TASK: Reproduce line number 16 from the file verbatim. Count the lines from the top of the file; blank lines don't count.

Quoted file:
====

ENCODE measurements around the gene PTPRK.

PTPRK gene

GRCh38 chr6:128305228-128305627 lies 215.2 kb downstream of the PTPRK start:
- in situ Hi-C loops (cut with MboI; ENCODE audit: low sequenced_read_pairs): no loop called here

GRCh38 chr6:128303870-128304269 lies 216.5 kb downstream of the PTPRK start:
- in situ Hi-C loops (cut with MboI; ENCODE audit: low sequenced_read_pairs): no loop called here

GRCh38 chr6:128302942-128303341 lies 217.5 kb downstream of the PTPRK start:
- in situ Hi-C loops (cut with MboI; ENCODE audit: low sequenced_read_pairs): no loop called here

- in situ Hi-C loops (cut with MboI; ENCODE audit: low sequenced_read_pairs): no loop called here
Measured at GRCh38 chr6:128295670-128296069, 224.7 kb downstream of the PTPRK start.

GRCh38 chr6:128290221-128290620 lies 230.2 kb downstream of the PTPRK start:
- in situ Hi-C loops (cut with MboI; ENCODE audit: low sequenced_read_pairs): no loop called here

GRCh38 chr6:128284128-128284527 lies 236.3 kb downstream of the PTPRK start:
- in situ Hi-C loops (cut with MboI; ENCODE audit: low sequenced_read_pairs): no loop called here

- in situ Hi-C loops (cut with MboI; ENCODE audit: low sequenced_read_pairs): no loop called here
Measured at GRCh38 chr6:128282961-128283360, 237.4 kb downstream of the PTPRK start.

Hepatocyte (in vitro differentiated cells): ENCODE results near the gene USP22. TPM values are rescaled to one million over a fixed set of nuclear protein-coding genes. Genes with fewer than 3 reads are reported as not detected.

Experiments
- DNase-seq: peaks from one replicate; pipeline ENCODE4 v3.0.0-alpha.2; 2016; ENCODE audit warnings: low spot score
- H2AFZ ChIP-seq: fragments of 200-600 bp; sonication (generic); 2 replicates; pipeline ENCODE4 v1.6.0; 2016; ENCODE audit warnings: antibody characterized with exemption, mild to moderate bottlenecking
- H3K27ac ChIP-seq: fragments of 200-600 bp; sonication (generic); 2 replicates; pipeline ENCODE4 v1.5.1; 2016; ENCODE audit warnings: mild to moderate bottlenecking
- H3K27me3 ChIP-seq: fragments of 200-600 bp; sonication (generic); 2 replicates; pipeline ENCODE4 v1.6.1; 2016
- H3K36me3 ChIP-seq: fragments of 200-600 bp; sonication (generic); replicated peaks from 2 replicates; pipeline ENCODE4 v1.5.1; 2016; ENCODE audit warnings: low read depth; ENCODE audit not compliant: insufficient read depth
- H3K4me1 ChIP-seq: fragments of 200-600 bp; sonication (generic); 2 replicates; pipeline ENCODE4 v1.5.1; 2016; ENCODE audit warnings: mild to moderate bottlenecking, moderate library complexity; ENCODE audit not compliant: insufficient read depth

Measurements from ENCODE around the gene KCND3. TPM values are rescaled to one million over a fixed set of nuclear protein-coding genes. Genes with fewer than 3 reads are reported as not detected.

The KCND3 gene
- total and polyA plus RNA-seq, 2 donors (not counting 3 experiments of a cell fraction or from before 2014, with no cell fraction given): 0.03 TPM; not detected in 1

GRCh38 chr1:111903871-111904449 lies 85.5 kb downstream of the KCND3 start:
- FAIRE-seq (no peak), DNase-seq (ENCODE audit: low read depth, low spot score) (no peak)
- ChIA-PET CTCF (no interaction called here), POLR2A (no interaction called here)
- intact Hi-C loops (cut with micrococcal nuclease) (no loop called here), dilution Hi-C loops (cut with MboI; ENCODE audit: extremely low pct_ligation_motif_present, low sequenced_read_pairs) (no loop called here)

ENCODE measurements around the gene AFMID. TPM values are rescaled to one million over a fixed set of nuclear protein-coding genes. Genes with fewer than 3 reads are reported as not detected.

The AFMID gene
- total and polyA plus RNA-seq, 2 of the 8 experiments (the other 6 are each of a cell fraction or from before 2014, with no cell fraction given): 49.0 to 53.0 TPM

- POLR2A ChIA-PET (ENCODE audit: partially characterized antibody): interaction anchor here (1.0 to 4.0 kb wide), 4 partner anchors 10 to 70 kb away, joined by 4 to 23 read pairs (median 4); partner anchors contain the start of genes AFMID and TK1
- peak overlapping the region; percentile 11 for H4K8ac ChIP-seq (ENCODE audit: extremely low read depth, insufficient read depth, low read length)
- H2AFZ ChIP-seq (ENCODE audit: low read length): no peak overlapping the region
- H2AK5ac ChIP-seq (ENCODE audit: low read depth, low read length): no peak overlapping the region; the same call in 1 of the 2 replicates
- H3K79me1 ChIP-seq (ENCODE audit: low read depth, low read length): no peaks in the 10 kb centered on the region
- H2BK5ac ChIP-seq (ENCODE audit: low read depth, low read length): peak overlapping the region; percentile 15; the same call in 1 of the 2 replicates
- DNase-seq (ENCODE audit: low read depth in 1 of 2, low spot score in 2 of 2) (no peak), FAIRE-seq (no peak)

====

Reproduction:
Measured at GRCh38 chr6:128282961-128283360, 237.4 kb downstream of the PTPRK start.